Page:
During the 2006 World Cup in Germany ahead of an evening kick-off in Cologne I took a boat trip on the Rhine. The city was still within sight when the banks became liberally lined with men enjoying a lazy Sunday morning with a spot of fishing, browsing the paper and sunbathing. And not wearing any clothes.
It's not a sight seen along the banks of the Thames and I mention it only to make the point that we really occupy a parallel universe to the Germans. We don't properly understand them and vice versa. Over here nudity is quite properly confined to the pages of our family newspapers, the ones that are left anyway. It's a mystery why more than 73,000 Germans went to the opening match of the Women's World Cup, why they continue to fill grounds around the country and why they have sat, clothed and unclothed, in front of TV screens in huge numbers for games as enticing as North Korea against Sweden.
It would not happen here, where women's football is as relevant as Lembit Opik. Our attitude to the women's game in this country is curious; it comes across part conscientious objector, part whatever will they want next – the vote? And part if it's England, we'd better get the flags out and drum it up into something everyone has to care about.
It's a scattergun approach that is not directed at more established women's sports, such as tennis or athletics and this confusion reflects itself in the BBC's coverage. It took a campaign by supporters of the women's game to get England's quarter-final against France promoted to BBC2 from the red button on Saturday. In Germany the BBC had their No 1 commentator, Guy Mowbray, but back in the studio it was not the A team with Gabby Logan but two female graduates of the Alan Shearer school of punditry and the endearingly earnest Martin Keown. This is obviously an event beneath Alan Hansen and his £1.5m annual salary.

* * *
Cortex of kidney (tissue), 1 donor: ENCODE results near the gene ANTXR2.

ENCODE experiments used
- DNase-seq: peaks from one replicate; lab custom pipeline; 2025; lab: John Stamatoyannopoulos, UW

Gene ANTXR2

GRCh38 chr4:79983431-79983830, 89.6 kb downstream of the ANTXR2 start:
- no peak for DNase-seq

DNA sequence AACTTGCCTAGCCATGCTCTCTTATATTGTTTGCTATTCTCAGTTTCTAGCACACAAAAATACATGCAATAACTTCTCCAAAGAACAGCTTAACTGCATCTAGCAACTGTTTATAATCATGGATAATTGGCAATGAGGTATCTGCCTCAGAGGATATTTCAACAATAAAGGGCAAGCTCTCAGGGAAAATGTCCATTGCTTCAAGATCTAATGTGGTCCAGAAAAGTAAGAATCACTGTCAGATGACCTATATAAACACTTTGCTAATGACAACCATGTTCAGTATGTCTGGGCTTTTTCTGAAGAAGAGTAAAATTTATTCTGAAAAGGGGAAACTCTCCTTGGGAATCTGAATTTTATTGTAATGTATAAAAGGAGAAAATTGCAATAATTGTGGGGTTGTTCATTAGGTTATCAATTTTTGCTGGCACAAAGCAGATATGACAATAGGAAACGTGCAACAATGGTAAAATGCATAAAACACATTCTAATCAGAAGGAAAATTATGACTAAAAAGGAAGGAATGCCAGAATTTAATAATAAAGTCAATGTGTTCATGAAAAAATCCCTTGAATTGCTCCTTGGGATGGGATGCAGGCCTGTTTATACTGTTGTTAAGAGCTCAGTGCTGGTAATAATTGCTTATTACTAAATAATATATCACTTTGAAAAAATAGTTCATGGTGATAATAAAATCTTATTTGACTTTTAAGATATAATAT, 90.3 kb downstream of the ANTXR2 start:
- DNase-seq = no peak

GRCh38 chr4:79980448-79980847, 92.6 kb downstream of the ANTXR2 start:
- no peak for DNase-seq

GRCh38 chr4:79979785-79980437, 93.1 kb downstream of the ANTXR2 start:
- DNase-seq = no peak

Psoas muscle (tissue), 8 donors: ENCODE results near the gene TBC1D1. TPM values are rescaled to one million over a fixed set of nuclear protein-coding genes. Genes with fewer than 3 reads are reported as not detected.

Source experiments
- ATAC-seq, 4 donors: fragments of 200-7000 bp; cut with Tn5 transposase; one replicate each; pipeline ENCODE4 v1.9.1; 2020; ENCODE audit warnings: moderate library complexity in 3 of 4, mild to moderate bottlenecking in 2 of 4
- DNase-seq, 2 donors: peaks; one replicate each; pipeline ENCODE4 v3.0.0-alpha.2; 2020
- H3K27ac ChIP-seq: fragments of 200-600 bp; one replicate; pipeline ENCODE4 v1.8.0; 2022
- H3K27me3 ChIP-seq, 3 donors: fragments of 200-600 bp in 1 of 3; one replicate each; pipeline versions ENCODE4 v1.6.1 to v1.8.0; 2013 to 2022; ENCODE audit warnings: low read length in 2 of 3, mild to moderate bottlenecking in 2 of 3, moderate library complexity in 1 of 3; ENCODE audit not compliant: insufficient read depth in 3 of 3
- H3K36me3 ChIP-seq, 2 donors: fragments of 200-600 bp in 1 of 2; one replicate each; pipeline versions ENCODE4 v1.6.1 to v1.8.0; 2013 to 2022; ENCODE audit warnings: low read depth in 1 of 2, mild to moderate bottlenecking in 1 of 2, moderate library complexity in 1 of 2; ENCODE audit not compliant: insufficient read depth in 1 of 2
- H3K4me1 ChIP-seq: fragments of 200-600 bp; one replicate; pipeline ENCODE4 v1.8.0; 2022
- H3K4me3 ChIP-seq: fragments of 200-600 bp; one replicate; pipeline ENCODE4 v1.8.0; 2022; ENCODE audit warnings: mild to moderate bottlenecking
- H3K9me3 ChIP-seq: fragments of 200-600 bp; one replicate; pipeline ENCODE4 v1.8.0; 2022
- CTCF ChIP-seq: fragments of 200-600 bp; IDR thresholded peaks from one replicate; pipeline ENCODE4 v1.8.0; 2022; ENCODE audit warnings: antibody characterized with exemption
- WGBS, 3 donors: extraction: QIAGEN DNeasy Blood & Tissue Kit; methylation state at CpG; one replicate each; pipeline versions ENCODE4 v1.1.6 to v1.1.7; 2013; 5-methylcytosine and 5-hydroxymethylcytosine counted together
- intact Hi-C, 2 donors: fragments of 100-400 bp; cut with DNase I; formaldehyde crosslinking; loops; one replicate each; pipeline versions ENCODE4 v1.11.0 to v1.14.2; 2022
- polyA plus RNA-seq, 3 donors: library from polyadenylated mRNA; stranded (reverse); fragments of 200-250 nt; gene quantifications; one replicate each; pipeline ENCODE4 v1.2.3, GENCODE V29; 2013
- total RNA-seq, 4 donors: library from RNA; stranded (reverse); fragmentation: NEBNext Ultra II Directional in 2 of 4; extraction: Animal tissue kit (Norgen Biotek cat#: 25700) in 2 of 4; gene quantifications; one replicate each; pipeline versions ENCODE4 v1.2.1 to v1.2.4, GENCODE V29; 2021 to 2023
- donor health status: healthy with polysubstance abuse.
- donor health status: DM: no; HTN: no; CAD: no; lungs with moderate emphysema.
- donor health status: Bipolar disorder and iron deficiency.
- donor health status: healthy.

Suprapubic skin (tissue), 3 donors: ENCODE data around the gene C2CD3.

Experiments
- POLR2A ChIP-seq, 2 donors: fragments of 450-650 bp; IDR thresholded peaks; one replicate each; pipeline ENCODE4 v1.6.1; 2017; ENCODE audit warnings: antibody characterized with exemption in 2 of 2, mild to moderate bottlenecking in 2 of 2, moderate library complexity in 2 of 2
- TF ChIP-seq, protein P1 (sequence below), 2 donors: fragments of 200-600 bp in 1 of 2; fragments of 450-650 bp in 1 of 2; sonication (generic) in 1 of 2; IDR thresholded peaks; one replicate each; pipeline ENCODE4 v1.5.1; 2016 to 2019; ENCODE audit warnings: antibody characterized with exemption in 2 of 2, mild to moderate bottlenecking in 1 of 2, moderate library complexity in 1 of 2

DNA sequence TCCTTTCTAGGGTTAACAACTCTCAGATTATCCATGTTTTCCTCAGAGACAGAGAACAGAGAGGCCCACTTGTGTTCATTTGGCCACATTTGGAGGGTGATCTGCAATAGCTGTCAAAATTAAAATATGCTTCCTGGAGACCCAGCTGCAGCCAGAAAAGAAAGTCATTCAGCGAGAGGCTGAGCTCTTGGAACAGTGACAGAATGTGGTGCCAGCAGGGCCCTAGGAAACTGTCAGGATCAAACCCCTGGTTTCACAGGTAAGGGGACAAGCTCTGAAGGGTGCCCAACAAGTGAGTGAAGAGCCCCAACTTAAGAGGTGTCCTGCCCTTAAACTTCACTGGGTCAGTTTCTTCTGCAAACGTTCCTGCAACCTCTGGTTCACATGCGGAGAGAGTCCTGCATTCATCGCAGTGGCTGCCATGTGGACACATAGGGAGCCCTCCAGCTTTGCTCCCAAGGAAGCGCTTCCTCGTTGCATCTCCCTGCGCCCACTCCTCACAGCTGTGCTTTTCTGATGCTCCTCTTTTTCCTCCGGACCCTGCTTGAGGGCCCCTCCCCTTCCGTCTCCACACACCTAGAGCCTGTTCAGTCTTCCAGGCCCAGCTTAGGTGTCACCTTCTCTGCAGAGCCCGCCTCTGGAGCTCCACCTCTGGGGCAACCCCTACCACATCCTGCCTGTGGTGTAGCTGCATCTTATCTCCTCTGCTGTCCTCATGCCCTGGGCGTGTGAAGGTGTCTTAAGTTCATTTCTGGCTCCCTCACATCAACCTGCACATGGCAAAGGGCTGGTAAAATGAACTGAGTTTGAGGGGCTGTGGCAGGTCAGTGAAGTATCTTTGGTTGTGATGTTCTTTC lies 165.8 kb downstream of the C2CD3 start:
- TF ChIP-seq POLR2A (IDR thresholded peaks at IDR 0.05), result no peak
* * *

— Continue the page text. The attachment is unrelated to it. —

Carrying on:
One area that retained the consistency of the men's game was the cliché count and it extended to the pitch where a promising position was squandered against a superior side via a penalty shoot-out.
"Why are we so used to it?" wondered Mowbray. Back in the studio Sue Smith decided we "could have won it" but we (it was "we" throughout, another England tournament cliché from Britain's state broadcaster) could "move on from this".
The problem with watching football beneath the highest level is it requires emotional investment – which perhaps explains why the BBC sought to ratchet up the national angle. It's a chore to sit through Stoke against Birmingham unless you care about one of them. There were some neat patterns of play, largely from France, the odd bit of handbags (insert your own faintly sexist joke here), and the bad goalkeeping always cited to damn the women's game (two words in riposte – Robert Green). It was the cruel inevitability of what unfolded that saved the match as a spectacle; the drama of England hanging on like 11 Rebekah Brooks, while the penalties even saw them ahead for a time before reverting to script.
Later on Eurosport viewers were advised not to "write off the Germans" and informed the Japanese coach "never gives much away facially". It was to prove a painful evening for the host nation and they can now be written off as the face of a beaming Japanese coach nakedly acknowledged.